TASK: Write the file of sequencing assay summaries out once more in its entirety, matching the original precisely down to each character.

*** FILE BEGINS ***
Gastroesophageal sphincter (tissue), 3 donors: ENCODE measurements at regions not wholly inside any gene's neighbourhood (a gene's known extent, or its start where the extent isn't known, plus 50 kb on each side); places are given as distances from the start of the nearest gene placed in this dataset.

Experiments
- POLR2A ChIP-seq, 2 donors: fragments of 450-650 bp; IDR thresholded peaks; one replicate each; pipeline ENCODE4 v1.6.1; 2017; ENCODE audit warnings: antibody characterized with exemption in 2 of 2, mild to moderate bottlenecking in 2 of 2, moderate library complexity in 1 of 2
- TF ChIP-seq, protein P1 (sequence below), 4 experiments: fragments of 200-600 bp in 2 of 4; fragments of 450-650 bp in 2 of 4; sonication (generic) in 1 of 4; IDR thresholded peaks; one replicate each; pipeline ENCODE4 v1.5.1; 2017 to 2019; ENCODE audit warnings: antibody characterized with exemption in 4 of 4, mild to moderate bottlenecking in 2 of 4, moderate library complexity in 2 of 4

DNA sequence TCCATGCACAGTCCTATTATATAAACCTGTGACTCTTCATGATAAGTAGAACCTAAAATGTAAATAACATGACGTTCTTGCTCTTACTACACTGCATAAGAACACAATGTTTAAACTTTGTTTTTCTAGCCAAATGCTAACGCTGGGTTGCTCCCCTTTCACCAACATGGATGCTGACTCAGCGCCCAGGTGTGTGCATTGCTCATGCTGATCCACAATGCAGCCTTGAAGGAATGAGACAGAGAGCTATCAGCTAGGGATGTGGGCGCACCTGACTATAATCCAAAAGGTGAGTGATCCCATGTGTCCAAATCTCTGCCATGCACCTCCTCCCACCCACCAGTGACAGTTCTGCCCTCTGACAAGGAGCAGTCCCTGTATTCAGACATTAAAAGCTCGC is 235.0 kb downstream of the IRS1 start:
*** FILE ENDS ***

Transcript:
Gastroesophageal sphincter (tissue), 3 donors: ENCODE measurements at regions not wholly inside any gene's neighbourhood (a gene's known extent, or its start where the extent isn't known, plus 50 kb on each side); places are given as distances from the start of the nearest gene placed in this dataset.

Experiments
- POLR2A ChIP-seq, 2 donors: fragments of 450-650 bp; IDR thresholded peaks; one replicate each; pipeline ENCODE4 v1.6.1; 2017; ENCODE audit warnings: antibody characterized with exemption in 2 of 2, mild to moderate bottlenecking in 2 of 2, moderate library complexity in 1 of 2
- TF ChIP-seq, protein P1 (sequence below), 4 experiments: fragments of 200-600 bp in 2 of 4; fragments of 450-650 bp in 2 of 4; sonication (generic) in 1 of 4; IDR thresholded peaks; one replicate each; pipeline ENCODE4 v1.5.1; 2017 to 2019; ENCODE audit warnings: antibody characterized with exemption in 4 of 4, mild to moderate bottlenecking in 2 of 4, moderate library complexity in 2 of 4

DNA sequence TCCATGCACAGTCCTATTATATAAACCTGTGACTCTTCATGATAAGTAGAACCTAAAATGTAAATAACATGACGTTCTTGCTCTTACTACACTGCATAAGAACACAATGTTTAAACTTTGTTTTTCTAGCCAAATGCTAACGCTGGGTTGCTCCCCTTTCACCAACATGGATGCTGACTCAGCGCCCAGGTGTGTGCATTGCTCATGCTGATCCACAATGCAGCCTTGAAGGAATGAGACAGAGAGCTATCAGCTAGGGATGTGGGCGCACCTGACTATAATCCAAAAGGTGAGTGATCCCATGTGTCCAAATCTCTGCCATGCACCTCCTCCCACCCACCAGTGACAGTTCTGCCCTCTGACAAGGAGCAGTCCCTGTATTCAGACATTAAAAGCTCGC is 235.0 kb downstream of the IRS1 start: